Each of the eight issues was dedicated to a different theme, announced in a subtitle (with links to sections in PDF):
Electronic Music, 1957, vi+62 pp
Anton Webern, 1958, vii+100 pp
Musical Craftsmanship, 1959, 88 pp
Young Composers, 1960, 135 pp
Reports—Analyses, 1961, 121 pp
Speech and Music, 1964, 95 pp
Form—Space, 1964, 87 pp
Retrospective, 1968, 98 pp

All 8 issues in single PDF (17 MB, no OCR)

Lucie Vágnerová: Sirens/Cyborgs: Sound Technologies and the Musical Body (2016)

6 November 2016, dusan

“This dissertation investigates the political stakes of women’s work with sound technologies engaging the body since the 1970s by drawing on frameworks and methodologies from music history, sound studies, feminist theory, performance studies, critical theory, and the history of technology. Although the body has been one of the principal subjects of new musicology since the early 1990s, its role in electronic music is still frequently shortchanged. I argue that the way we hear electro-bodily music has been shaped by extra-musical, often male-controlled contexts. I offer a critique of the gendered and racialized foundations of terminology such as “extended,” “non-human,” and “dis/embodied,” which follows these repertories. In the work of American composers Joan La Barbara, Laurie Anderson, Wendy Carlos, Laetitia Sonami, and Pamela Z, I trace performative interventions in technoscientific paradigms of the late twentieth century.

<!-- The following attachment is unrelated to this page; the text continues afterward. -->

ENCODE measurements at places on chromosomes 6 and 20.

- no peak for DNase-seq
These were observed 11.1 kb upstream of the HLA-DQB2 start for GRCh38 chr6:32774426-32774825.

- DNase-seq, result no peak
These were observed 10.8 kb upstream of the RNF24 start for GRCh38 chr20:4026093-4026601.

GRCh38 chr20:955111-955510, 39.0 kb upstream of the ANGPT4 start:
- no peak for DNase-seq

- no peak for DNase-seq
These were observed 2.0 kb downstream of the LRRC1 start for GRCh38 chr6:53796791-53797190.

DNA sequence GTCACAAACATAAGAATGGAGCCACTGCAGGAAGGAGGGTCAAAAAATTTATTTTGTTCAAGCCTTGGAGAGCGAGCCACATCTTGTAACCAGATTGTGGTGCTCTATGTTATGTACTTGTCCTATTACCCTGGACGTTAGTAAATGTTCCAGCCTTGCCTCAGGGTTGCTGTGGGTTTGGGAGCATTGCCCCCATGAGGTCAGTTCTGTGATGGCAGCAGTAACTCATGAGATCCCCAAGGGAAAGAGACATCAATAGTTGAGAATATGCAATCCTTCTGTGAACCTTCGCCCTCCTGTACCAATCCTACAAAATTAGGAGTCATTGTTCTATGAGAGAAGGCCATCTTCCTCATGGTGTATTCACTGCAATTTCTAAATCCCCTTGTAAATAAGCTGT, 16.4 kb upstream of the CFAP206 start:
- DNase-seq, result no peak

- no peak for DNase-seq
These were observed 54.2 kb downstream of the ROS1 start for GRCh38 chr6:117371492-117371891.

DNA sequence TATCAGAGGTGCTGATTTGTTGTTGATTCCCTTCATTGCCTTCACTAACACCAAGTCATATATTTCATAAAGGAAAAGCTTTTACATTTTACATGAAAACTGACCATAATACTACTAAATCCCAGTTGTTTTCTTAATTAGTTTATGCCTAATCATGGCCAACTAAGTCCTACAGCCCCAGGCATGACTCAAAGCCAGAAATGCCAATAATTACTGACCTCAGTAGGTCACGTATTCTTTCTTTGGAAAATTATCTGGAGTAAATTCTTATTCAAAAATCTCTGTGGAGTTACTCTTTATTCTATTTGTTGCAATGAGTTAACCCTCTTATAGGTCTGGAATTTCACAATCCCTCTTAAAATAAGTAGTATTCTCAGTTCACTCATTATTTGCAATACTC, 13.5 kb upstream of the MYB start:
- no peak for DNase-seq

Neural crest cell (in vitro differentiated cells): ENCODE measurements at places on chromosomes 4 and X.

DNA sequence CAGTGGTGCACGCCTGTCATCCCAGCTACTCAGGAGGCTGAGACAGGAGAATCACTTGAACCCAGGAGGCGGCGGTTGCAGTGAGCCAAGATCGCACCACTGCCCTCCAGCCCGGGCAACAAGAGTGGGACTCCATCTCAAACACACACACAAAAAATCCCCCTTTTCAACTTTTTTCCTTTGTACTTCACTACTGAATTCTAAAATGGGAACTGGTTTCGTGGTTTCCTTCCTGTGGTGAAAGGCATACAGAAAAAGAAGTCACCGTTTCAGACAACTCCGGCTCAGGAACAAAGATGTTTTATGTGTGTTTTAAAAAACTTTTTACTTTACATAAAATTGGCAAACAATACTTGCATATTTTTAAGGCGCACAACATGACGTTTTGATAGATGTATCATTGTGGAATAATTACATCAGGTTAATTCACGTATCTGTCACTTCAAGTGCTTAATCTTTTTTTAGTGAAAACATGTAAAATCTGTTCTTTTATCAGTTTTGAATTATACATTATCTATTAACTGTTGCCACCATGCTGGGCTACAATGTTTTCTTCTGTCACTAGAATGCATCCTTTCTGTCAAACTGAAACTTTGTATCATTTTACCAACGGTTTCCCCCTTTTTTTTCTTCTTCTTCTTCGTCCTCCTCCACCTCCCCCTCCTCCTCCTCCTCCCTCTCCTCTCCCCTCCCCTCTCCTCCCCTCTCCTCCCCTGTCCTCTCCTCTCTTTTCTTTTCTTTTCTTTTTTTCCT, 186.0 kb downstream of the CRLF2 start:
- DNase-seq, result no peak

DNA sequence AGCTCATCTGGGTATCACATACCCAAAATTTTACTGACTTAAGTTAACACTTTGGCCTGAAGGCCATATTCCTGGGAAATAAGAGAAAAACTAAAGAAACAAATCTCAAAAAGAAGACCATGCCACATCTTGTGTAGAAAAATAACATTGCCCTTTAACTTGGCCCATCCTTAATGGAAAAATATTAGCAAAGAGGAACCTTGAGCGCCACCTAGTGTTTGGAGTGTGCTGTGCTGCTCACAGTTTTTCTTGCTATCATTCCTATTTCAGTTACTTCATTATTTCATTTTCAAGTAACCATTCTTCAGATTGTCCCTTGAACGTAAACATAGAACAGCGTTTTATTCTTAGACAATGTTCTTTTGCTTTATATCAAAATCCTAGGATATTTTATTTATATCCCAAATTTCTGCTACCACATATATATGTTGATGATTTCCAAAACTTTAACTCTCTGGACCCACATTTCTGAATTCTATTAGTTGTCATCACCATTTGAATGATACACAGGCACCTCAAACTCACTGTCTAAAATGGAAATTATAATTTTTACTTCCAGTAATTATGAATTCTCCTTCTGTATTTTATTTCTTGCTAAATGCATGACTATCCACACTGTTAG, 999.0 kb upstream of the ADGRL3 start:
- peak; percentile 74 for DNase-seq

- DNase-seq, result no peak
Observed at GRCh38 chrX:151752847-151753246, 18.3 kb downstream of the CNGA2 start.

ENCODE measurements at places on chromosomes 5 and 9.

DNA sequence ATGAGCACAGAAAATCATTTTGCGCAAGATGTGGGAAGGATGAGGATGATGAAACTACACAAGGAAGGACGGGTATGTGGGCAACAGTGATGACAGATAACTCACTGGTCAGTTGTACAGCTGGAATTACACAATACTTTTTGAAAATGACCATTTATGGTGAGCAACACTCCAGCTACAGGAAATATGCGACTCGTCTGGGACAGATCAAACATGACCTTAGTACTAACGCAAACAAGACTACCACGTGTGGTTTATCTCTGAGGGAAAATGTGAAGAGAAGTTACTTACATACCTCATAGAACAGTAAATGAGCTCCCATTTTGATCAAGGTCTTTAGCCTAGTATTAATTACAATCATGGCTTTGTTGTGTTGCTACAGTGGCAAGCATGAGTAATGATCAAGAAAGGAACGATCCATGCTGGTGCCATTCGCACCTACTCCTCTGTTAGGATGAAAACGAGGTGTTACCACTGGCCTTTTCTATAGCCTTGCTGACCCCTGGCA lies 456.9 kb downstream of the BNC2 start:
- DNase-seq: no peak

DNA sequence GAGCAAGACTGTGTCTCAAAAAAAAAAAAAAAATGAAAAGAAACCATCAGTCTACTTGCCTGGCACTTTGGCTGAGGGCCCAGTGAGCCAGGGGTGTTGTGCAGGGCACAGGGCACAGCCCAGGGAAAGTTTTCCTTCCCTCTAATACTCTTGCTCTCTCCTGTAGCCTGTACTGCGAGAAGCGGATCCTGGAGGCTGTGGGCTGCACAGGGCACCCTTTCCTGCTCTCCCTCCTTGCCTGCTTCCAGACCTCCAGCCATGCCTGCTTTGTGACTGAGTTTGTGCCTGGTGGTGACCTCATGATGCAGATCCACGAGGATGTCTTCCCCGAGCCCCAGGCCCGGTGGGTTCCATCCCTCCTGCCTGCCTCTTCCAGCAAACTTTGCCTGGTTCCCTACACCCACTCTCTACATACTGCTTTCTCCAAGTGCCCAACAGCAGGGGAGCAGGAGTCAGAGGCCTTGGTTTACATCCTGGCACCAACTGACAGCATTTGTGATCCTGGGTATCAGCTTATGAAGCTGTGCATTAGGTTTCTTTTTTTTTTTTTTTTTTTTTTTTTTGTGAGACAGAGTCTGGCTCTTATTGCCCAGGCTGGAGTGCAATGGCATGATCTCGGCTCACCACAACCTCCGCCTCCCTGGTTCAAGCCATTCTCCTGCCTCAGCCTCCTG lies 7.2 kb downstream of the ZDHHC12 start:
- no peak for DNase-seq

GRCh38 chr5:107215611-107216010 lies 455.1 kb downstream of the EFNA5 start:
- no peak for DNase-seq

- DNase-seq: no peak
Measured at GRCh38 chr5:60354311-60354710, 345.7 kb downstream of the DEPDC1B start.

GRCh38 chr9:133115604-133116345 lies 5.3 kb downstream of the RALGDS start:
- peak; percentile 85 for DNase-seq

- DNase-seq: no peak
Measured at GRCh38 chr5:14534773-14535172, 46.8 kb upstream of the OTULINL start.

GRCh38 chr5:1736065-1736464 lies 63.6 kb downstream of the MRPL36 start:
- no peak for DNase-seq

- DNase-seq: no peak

The voice is perceived as the locus of the musical body and has long been feminized in musical discourse. The first three chapters explore how this discourse is challenged by compositions featuring the processed, broadcast, and synthesized voices of women. I focus on how these works stretch the limits of traditional vocal epistemology and, in turn, engage the bodies of listeners. In the final chapter on musical performance with gesture control, I question the characterization of hand/arm gesture as a “natural” musical interface and return to the voice, now sampled and mapped onto movement. Drawing on Cyborg feminist frameworks which privilege hybridity and multiplicity, I show that the above composers audit the dominant technoscientific imaginary by constructing musical bodies that are never essentially manifested nor completely erased.”

PhD Dissertation
Publisher Graduate School of Arts and Sciences, Columbia University, 2016
Advisor: Ellie M. Hisama
242 pages

Publisher

PDF, PDF

Glissando, 1-8 (2004-06) [Polish]

28 December 2015, dusan

Polish magazine dedicated to contemporary, alternative and avant-garde music and sound art.

Edited by Jan Topolski, Michał Mendyk, et al.
Publisher Pro Musica Viva Foundation, Warsaw